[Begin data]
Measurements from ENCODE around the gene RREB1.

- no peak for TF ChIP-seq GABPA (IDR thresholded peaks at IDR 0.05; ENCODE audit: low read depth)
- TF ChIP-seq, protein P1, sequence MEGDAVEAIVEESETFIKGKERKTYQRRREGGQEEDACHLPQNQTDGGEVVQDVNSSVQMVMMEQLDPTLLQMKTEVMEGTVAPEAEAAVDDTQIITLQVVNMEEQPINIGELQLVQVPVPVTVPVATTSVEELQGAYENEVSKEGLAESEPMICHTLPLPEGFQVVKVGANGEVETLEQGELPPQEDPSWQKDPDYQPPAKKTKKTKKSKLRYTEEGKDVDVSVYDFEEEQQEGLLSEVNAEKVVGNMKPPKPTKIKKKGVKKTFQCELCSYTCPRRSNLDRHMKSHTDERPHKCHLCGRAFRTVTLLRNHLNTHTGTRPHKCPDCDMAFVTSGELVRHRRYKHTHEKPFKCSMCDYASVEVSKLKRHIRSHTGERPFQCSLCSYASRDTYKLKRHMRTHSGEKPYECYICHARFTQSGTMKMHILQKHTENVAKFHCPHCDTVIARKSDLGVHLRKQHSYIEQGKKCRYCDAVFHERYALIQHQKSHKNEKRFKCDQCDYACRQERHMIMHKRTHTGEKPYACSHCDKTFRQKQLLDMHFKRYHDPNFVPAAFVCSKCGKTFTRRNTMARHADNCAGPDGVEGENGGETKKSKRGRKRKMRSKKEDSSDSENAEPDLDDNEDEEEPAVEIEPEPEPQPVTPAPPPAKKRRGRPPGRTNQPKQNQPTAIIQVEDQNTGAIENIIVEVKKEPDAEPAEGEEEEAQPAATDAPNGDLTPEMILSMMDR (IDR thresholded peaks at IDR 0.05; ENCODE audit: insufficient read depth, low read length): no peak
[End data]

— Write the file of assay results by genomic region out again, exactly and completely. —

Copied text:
Measurements from ENCODE around the gene RREB1.

- no peak for TF ChIP-seq GABPA (IDR thresholded peaks at IDR 0.05; ENCODE audit: low read depth)
- TF ChIP-seq, protein P1, sequence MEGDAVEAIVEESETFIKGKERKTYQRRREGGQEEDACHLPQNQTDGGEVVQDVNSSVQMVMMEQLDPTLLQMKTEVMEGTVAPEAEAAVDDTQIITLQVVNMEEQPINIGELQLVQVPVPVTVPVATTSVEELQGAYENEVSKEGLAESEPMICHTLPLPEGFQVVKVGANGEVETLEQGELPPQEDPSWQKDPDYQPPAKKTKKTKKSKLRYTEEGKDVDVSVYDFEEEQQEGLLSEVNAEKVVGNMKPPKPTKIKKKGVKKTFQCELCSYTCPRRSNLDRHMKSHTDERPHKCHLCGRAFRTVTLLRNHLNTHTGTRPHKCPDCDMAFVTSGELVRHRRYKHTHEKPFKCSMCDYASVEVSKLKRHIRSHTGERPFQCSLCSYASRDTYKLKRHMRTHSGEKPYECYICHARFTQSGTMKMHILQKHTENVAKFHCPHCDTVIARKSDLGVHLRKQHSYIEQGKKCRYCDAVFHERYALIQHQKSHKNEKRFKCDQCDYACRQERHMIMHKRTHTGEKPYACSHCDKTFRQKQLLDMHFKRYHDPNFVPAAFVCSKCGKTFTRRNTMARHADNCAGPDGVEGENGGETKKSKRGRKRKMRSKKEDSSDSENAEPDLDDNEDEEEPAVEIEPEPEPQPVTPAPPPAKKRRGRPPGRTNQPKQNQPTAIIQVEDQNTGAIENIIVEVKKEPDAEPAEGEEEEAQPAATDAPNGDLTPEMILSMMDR (IDR thresholded peaks at IDR 0.05; ENCODE audit: insufficient read depth, low read length): no peak